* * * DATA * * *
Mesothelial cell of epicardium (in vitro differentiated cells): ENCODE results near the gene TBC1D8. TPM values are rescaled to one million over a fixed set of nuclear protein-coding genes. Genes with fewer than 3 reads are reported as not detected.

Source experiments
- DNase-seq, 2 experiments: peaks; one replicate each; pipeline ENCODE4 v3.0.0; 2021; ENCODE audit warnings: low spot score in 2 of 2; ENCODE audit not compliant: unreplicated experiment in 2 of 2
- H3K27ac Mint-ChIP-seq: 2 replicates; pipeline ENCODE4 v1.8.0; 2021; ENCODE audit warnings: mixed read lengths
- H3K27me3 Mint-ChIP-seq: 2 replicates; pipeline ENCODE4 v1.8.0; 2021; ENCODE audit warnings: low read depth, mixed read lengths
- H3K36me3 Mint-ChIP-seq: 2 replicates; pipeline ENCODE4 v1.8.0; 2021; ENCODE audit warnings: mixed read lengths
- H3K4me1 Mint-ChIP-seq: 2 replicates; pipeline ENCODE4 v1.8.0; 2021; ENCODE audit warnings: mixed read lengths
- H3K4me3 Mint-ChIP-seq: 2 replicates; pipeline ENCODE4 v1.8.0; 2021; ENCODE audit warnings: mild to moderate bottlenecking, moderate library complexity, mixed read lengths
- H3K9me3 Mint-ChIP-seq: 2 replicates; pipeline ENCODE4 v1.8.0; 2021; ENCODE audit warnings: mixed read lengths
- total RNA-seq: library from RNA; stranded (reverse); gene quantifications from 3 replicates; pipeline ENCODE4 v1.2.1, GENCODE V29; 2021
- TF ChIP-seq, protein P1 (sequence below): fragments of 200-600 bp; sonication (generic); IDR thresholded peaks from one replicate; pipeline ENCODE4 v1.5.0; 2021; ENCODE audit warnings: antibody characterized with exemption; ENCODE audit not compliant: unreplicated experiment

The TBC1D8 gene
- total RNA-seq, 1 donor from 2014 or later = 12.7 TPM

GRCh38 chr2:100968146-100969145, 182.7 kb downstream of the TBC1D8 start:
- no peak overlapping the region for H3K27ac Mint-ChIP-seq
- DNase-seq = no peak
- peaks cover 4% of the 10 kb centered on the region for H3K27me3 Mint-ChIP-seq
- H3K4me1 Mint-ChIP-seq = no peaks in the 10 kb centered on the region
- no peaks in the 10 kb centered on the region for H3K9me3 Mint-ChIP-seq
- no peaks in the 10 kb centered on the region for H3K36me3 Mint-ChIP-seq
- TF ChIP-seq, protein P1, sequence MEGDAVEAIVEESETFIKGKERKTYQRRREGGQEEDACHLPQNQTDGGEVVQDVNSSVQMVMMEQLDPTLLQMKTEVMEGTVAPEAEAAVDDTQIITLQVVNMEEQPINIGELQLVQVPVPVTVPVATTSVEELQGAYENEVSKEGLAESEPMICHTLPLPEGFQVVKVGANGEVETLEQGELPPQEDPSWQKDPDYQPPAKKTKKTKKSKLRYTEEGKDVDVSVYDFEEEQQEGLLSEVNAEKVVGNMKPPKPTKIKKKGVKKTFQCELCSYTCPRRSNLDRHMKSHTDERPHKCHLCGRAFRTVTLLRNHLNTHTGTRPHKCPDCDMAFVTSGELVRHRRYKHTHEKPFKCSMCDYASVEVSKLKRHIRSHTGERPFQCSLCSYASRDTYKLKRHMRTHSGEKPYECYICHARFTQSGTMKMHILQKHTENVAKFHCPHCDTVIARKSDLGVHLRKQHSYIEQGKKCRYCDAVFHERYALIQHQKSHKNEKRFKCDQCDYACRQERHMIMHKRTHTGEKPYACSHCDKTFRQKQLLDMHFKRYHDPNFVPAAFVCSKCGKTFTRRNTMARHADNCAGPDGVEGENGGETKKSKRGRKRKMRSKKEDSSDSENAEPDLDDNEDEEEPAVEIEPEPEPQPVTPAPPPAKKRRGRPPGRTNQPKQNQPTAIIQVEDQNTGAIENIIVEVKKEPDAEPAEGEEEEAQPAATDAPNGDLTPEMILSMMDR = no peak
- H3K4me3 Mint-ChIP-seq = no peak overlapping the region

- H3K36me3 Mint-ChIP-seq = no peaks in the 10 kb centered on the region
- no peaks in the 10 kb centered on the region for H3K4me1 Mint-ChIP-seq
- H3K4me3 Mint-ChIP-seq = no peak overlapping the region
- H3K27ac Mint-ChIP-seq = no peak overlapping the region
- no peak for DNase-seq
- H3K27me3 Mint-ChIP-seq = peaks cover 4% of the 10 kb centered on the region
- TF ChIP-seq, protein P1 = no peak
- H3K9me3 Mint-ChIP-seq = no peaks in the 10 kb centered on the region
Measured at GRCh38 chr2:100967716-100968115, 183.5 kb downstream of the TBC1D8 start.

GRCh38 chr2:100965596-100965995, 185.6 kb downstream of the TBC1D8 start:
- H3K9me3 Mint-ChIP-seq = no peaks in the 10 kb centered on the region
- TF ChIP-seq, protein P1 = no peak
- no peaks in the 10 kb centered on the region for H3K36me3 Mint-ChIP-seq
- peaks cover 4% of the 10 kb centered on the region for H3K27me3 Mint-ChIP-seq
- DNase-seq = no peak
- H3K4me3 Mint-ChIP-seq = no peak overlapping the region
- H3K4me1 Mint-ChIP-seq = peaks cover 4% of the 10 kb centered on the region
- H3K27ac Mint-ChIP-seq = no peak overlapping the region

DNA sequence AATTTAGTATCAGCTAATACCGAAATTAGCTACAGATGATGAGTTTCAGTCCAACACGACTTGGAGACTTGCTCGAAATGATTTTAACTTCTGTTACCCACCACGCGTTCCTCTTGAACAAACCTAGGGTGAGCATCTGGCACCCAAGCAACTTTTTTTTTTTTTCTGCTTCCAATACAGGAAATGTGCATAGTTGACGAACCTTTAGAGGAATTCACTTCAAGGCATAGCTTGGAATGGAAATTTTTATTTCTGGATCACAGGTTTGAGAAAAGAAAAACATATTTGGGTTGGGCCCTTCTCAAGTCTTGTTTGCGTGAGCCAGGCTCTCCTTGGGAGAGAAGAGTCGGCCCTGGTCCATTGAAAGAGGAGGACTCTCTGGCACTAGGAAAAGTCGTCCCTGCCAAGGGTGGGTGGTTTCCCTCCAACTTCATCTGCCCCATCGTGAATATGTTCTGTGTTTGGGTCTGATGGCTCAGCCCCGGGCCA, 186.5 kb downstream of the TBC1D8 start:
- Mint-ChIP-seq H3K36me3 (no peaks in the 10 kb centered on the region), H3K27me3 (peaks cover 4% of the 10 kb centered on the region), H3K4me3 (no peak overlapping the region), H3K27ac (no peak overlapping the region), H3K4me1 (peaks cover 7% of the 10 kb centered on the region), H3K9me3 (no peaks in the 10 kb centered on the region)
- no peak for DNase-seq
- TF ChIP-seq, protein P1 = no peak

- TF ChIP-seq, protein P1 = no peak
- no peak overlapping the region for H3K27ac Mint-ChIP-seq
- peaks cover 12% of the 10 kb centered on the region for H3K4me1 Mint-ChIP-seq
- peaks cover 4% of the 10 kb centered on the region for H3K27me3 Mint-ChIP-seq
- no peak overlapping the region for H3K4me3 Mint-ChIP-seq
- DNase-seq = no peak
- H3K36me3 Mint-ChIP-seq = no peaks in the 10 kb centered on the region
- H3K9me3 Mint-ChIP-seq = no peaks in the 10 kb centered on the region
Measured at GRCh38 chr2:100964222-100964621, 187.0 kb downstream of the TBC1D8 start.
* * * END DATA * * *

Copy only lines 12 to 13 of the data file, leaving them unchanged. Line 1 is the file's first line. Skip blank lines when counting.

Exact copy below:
The TBC1D8 gene
- total RNA-seq, 1 donor from 2014 or later = 12.7 TPM